Unhappy Co-Worker Taking the Office Down

Dear Vicki: My brother Ted is having trouble with a co-worker who appears very hostile toward him. They work with a group of people in an accounting firm where no one has private offices. Everyone has cubicles, so most sound carries. Ted takes his job very seriously, and is really good at it, but he’s also a pretty caring guy who likes to socialize with his co-workers. The problem is that whenever he talks to anyone, this particular co-worker (I’ll call her Ann) gets furious that he’s making noise. Ann apparently wants the whole office to be deathly quiet so she can concentrate, but Ted says it’s bringing the whole place down. Do you have any suggestions regarding how Ted can he handle this situation? Signed, My Brother’s Helper

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Dear Brother’s Helper: Bravo to you for stepping up to help Ted. Office dynamics are always interesting because, within reason, there’s no “right” or “wrong” way for co-workers to interact. Some offices have company events and encourage socializing, others much less so. But outside of the tone set by the company itself, how people get along at work really can depend on their elemental personalities. After all, a relationship is a relationship!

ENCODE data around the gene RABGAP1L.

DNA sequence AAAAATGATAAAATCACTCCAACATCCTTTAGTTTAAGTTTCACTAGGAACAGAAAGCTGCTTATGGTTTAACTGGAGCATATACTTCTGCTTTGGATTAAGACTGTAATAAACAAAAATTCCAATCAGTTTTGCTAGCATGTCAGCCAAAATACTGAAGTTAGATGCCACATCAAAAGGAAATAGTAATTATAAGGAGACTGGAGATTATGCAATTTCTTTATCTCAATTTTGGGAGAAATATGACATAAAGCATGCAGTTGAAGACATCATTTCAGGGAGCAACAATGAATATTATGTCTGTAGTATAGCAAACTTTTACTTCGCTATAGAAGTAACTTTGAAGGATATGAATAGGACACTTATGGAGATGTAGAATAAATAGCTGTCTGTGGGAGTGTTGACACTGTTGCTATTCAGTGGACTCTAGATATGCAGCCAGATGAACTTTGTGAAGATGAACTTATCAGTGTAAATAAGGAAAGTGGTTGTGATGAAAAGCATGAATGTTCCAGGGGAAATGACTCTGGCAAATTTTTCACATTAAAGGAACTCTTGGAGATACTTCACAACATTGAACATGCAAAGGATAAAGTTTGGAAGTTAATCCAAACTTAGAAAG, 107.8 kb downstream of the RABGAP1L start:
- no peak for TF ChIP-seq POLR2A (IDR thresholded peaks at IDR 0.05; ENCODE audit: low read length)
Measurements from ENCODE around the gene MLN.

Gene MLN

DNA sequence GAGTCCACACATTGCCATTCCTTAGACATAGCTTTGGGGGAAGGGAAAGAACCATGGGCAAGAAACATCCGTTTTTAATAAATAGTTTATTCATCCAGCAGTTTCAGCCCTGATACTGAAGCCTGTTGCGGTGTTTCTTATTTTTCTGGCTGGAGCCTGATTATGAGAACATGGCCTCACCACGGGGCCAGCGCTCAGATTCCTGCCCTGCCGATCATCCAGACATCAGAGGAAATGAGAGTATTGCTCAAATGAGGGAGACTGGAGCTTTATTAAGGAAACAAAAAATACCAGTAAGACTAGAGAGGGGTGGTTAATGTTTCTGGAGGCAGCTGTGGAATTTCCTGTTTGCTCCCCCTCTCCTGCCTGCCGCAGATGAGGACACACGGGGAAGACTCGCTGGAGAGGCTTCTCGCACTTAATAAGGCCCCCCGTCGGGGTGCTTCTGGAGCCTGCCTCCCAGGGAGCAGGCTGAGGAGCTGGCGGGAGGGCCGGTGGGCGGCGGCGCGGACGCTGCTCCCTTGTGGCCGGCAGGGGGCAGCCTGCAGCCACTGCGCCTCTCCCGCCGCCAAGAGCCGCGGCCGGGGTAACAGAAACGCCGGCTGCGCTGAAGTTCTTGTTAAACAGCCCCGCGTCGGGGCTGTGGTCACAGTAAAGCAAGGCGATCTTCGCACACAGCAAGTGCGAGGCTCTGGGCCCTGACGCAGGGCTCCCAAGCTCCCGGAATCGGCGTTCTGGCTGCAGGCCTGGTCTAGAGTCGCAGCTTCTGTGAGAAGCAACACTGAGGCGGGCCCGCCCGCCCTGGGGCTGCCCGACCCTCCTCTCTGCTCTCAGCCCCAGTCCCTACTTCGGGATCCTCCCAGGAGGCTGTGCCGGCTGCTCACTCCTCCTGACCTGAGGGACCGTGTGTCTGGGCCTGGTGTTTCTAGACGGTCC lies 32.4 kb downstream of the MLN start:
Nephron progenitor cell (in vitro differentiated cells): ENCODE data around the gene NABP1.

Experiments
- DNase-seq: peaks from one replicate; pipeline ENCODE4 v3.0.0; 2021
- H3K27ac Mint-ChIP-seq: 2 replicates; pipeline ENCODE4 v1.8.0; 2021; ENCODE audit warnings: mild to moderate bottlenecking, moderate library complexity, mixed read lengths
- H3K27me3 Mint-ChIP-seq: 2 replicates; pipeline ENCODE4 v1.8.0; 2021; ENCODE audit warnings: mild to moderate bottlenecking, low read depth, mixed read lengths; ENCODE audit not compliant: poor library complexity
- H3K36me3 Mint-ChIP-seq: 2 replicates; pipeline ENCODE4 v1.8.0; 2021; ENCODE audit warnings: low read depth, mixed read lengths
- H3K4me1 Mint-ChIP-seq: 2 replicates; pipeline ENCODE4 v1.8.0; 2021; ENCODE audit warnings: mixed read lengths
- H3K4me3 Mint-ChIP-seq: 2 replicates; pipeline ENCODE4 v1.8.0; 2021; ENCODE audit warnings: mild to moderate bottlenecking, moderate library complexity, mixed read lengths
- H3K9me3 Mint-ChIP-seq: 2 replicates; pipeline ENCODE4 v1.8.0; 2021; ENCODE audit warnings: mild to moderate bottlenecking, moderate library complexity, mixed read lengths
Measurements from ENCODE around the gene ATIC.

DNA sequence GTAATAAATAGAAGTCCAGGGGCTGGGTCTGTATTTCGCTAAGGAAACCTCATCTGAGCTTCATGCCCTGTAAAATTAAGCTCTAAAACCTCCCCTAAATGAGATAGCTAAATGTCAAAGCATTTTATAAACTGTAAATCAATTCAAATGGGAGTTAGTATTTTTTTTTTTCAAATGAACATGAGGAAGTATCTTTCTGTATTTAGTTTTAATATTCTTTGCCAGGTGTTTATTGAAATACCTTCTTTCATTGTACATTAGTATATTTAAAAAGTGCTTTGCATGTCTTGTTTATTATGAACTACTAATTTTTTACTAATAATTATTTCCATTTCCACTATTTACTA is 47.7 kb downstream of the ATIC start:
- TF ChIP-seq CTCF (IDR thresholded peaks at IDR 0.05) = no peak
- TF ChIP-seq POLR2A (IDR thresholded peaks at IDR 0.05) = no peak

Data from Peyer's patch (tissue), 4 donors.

It sounds to me like Ted is a primary Metal personality who has a strong secondary Earth personality. This means he will be great at precision (thus his success as an accountant) but will also value relationships with his fellow co-workers. Whether standing around the proverbial water cooler chatting, or laughing at jokes with others, this form of connecting will be important to Ted. On the other hand, I suspect that Ann is a primary Wood personality. Wood people value doing the best they can and getting ahead. They also rarely like to socialize unless it serves a significant purpose. But what her secondary elemental personality is will also matter.